It’s been a heck of a fire season, much of it caused by lightning. It’s the result of what happens when trees are treated like rows of corn instead of a vital part of our natural ecosystem.
There is a natural role for fire to play in our environment. But when ALL fire is suppressed to where brush builds up between trees, flames from this “ladder fuel” reach up into the tree branches more easily. And so what should be an occasional “close-to-the-ground house-cleaning” by fire, becomes an inferno and destroys an entire forest.
Long before humans came on the scene, fire was an unrestrained player in the creation of healthy forests. But when fire was no longer allowed to play it’s authentic ecological role, every fire – whether human or naturally caused – has the potential to produce a disaster.
It’s time humankind get back to basics and admit that humans belong to the Earth, instead of the other way around. Time and time again Oregon Senator Ron Wyden has pleaded with his Senate colleagues to, in effect, “see what we see, know what we know, and ACT ACCORDINGLY.”
Acting accordingly means returning fire to its proper role in the environment, using tactics that PRESERVE forests rather than DESTROYING them. Many forest ecologists claim that the economic commandment of absolutely “no fires,” promulgated by decades of “Smoky the Bear advertising,” must change and change fast. Senator Wyden says every year the Forest Service gets a budget for fire PREVENTION and another budget for fire FIGHTING. But our country’s utterly dysfunctional views of our forests have caused the PREVENTION budget to be raided annually by the FIRE FIGHTING budget. Prevention, which entails brush and small tree clearing – both mechanically and with control burns – never gets a chance to get any traction. So our tax dollars are consumed for fire crews and expensive borate bombers.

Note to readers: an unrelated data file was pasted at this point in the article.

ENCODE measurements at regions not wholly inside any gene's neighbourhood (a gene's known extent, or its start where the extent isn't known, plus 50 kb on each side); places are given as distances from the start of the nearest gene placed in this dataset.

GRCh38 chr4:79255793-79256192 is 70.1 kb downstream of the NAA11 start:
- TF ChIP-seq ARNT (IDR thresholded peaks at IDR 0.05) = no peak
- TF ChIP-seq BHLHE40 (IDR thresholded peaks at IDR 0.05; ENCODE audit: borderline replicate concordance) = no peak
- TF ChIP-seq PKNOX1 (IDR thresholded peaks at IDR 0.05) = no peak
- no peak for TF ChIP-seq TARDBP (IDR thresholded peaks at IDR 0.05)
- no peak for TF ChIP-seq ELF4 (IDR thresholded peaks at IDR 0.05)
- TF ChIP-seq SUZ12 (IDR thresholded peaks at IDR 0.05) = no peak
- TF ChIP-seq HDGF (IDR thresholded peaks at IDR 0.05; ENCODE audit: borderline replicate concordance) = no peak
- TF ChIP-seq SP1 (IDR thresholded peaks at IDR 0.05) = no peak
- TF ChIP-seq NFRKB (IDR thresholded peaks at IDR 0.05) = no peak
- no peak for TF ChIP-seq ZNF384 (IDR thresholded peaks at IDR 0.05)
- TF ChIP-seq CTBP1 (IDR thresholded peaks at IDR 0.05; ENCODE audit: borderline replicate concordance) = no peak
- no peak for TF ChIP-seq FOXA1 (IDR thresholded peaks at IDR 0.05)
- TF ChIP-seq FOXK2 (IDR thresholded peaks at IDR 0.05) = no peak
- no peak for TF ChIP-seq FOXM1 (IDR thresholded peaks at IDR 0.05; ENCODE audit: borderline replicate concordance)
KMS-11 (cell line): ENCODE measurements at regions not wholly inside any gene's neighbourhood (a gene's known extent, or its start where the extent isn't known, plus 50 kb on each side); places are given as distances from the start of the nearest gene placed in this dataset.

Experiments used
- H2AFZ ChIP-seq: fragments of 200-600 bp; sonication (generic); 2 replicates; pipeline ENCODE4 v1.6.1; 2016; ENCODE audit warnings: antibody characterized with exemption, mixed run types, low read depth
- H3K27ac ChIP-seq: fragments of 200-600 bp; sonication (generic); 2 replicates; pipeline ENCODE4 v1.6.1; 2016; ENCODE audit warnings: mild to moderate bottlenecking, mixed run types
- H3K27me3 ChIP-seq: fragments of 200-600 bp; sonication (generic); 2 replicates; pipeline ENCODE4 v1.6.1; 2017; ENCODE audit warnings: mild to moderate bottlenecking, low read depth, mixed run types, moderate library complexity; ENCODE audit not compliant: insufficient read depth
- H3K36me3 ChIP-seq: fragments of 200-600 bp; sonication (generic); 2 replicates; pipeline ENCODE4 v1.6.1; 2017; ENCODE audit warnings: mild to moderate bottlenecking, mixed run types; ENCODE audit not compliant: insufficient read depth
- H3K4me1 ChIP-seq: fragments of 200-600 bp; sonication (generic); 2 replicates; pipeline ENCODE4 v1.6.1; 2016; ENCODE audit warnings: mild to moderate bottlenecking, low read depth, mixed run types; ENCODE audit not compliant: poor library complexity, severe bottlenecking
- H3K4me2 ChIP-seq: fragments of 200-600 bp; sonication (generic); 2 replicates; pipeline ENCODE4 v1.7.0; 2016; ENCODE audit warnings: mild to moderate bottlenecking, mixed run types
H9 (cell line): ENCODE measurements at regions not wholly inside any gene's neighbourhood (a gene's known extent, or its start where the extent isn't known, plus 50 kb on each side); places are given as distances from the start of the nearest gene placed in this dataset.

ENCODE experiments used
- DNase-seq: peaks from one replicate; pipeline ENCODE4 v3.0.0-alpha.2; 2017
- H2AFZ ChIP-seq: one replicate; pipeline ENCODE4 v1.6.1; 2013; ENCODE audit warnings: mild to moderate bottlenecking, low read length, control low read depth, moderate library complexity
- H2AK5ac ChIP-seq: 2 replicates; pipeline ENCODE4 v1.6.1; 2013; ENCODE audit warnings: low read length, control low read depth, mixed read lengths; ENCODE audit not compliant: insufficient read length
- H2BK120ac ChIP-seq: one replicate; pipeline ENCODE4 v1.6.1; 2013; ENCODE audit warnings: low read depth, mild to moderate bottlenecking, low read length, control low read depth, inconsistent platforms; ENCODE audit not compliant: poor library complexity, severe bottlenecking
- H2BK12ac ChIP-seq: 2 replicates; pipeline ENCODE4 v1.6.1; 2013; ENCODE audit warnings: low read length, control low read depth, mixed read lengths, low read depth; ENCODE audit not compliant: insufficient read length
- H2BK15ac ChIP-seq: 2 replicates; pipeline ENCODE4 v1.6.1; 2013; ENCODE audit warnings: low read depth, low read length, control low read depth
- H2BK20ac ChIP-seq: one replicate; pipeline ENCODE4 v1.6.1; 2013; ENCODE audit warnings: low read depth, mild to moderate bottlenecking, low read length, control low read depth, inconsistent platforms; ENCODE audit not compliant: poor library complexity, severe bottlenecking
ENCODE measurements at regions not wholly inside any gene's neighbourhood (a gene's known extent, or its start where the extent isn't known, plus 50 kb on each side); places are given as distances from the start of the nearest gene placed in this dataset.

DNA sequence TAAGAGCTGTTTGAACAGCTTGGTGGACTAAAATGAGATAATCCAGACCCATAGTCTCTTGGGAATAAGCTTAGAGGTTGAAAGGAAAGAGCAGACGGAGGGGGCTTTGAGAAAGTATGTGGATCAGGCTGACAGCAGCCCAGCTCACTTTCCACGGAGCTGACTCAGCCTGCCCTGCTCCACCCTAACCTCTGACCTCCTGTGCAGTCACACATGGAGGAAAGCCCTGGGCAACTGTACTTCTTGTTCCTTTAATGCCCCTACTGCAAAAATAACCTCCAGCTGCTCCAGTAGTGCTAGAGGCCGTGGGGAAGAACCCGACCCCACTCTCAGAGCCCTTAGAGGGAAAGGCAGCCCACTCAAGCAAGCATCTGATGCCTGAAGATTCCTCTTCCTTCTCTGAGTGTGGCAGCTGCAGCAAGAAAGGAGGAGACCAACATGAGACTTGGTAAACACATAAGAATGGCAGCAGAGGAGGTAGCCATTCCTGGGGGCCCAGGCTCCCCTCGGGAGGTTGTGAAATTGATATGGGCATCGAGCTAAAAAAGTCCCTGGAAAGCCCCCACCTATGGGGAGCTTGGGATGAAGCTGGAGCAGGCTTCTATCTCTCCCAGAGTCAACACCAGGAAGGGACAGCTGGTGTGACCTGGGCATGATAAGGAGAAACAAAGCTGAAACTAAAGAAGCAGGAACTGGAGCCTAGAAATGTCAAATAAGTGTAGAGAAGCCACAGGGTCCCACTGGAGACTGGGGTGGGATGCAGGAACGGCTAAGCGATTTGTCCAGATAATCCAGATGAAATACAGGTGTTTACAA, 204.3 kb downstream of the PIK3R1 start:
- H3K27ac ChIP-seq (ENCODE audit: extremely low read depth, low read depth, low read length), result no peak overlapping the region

Self-defeating government behavior is burning down our forests. Not only do we lose the wood products we need, we lose wildlife, fisheries, clean drinking water and the forest’s natural role of turning greenhouse gases into oxygen.
We need to grow up and be adults about this. Fire prevention funds should be for prevention. Funds for fighting disasters, like forest fires, should come from FEMA – the Federal Emergency Management Agency – the fund that addresses natural disasters like hurricanes, tornados, floods and earthquakes. Wyden has often said that we’re losing the war against forest fires because we’re not creating healthy forests that can survive even minor blazes as they once did.
An ounce of prevention is worth a forest of cure. Let’s get to it. Prevention money for prevention – FEMA money for major forest fires. Let Senator Wyden know that we support him in his efforts to stop this madness of burning down our forests.